At any rate, while this separates "first discovery" from me (which wasn't the main point anyway) it confirms that at least someone writing in scholarly like fashion on the history of early bowed string instruments is of the same opinion (two bridges). Segerman also speaks matter-of-factly of the vihuela to viols connection, and even specifically singles out the "waist cut"  variant of vihuela as being key. [E. Segerman, I’m told, is one of the most prolific authors on the history of stringed instruments, has a large number of articles published in the FOMRHI journal stretching back 30 years or more, etc].



Below; a key juxtaposition, similar plucked and bowed vihuela/viola from the same period and general place.



Below; continuing in a similar vain, similar instruments, first a plucked Argonese vihuela, early 1500’s



Below; detail of the above



And here below; a series of three (from one image) showing two bowed vihuela, from Valencia or Majorca c.1500, of the same size and particulars as the above plucked instrument.



Below; details of the two vihuela de arco in the above image, left and right side.



Below; still greater detail of the above for string count.



Below; and we’ll add this one too (again), San Esteban Valencian vihuela de arco, late 1400s.



Below; vihuela de arco, five string, series of three details from a late 15th century fresco attributed to the Oslo Master, Aragon, Spain.









Below; viola-vihuela de penola, 1567, German



and again below; one of the viola da gambas from the anon fresco, anon, Ferrara Italy, c.1503, compared to the Borgia Apts plucked Viola.



Below: another plucked viola sine arculo, vihuela/viola, c.1520, Girolamo Libri, Madonna enthroned with Angels and Saints, Altarpiece, detail.






Below: Viola sine arculo, (aka, vihuela de mana), Nicolo Pisano, c1512, Italy, The Holly Virgin



Detail below: Nicolo Pisano plucked Viola/Vihuela, c.1512
So lets look closely at this. This guitar has six or seven SINGLE strings, not doubled courses like a lute. One more myth dispelled -- that guitars were double-course until the late 1700’s. The peg head looks like it’s holding only 6 dowel-pegs but we won’t make a big deal about it. The point to recognize here is that a player of a six single string violin shaped guitar with C holes, will then pick up his or her six single string bowed instrument of the identical pattern. (Compare to Raphael’s bowed Viola of 1514 further below.)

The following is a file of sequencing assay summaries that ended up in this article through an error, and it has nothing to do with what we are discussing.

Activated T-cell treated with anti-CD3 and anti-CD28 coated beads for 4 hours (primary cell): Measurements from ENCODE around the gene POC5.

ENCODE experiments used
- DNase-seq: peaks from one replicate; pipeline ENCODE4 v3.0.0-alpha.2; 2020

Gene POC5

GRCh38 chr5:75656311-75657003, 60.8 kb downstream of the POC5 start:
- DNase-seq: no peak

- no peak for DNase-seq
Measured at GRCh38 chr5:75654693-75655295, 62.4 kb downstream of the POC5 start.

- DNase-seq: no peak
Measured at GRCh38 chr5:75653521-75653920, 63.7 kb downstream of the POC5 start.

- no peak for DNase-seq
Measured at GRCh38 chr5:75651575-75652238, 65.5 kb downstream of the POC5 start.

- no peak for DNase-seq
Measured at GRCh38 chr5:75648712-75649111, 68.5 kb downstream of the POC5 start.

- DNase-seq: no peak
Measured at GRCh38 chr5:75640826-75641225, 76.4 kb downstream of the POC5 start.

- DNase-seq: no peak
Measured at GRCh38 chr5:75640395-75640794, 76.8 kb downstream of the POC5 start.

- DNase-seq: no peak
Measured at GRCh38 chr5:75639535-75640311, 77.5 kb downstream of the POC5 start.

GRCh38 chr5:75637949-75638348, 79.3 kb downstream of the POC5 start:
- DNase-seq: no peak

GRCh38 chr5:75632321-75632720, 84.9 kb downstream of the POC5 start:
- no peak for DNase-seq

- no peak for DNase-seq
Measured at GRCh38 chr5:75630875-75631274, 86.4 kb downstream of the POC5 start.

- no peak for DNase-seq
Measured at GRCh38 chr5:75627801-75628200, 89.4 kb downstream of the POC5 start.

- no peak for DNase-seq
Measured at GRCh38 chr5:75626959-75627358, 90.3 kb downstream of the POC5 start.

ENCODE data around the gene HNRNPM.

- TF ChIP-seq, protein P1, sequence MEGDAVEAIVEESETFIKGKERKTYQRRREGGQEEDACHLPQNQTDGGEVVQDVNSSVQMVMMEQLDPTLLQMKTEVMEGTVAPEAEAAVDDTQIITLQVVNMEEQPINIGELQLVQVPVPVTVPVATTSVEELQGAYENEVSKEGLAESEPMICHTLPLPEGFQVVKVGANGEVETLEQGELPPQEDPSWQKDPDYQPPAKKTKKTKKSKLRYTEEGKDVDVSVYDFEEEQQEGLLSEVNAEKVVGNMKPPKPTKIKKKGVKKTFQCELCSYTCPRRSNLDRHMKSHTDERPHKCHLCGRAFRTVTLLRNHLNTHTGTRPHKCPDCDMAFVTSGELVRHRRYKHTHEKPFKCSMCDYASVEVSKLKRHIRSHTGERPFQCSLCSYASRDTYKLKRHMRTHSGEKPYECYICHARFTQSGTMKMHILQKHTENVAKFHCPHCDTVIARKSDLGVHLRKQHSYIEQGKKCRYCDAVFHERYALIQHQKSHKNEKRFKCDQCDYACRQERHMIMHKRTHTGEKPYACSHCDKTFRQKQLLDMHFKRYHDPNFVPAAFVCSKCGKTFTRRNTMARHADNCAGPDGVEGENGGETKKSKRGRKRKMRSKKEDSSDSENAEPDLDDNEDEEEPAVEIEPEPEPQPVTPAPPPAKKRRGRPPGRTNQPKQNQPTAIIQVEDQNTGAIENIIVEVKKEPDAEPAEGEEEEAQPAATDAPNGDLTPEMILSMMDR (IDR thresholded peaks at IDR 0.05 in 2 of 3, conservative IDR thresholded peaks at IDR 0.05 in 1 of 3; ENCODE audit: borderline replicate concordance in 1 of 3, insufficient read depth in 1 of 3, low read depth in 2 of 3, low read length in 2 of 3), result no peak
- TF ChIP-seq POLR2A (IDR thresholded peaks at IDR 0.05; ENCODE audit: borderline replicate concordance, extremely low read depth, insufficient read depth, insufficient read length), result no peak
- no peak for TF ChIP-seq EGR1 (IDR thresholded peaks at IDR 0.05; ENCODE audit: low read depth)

Below; waist-cut viola-vihuela, Gaudenzio Ferrari, dome of the Saronno Cathedral, 1535, Italy



Below; waist-cut vihuela-viola, Benedetto Carpaccio, detail from Coronation of the Virgin, 1537.



Below; clearer copy of the above but a fake-copy reproduction I believe.



Juan de las Roelas, Spain 1560-1625



 still another Viola: Bernardino Campi, 1570



Look familiar?
(the word familiar means like family)



Below; waist-cut viola guitar, Apollo and the Muses, Gaspar ab Avibus (Osella) or Giorgio Ghisi, 1557




Below: Painting, Japanese, 1590's: detail, "Fujo dankin-zu" [Woman playing a koto (or koto-like instrument). The instrument is actually a Viola guitar, here having five courses: four double and one single (9 tuning pegs). The instrument shown, however, could be as much as 40 years earlier in origin and construction. [In 1442, three Portuguese traders on a Chinese ship were the first Westerners to enter Japan. A short time later, in 1449, Francis Xavier, a Portuguese priest and founding member of the The Jesuits arrived in Japan. Xavier set up schools which taught many subjects including music performance. Instruments taught, included: organ, viola [guitar], trumpet, harp, and the lute.
[for Robert Coldwell’s article and complete uncropped  image;]



Our friend Timoteo Viti (from above) was one of Rapheal’s early teachers. Below is Raphael’s Viol, painted 1514, Italy, St cecilia, viol lying at the feet of the saint. [full size detail here].

Which guitarist among you
does not recognize his instrument when he sees it?






Below; just for fun, I’ll rotate Raphael’s bowed guitar for a little different perspective



Below, full painting context:

Raphael [Raffaello Sanzio]
The Ecstasy of St Cecilia, altarpiece painted in 1514 for the church of San Giovanni in Monte at Bologna, Italy.

(If that ain’t a guitar I might need to hang it up ;’)



Another key connector is a plate from Sebastian Virdung’s 1511 treatise. Note that the viola shown (Geigen, German) has no bowing bridge, has as many strings as a bowl-back lute, has lute style bridge. Pretty much everything about the lute and viola shown there identical -- excepting body shape. The shape of the Geigen, in 1511, is essentially that of  a viola sine arculo of Italy and Spain in the same time period. Oddly, there is a bow! next to a machine that looks like it's meant to be plucked. I believe this is a two-in-one illustration, space saving, reminding that there were two versions of the viola/Geigen, one plucked,  one bowed, and also reminding of the relationships involved. Everyone alive then probably knew the implied (too obvious to mention then) meanings, correlations, relationships. The drawing is making it clear that viols are a type of lute that is bowed. And that type, is  the viola/vihuela lute.

Below, Plate from Sebastian Virdung's 1511 treatise



Below; and oh my! a new addition to our collection as of 8-25-2006. This fabulous plucked vihuela with extreme waist-cuts was just recently discovered (June 22nd  2004 to be exact) contained within a large fresco hidden behind a false ceiling for 300 years in the Cathedral of Valencia (Spain). This fresco was also commissioned by our freind Rodrigo Borgia _before_ he became Pope Alexander in 1492 -- making it date from the 1480’s at least! [Note; upon further digging I've learned that the work was actually done between 1472 and 1481 -- that's REALLY early for _any_ kind of vihuela iconography! ] Stunning is the resemblance of this instrument to the above pictured bowed vihuela/viola in S.Virdung’s 1511 treatice plate! They are virtually the exact same instrument and the plucked image predates Virdung’s by 30-35 years!     Pluck and Bow Y’all ;-)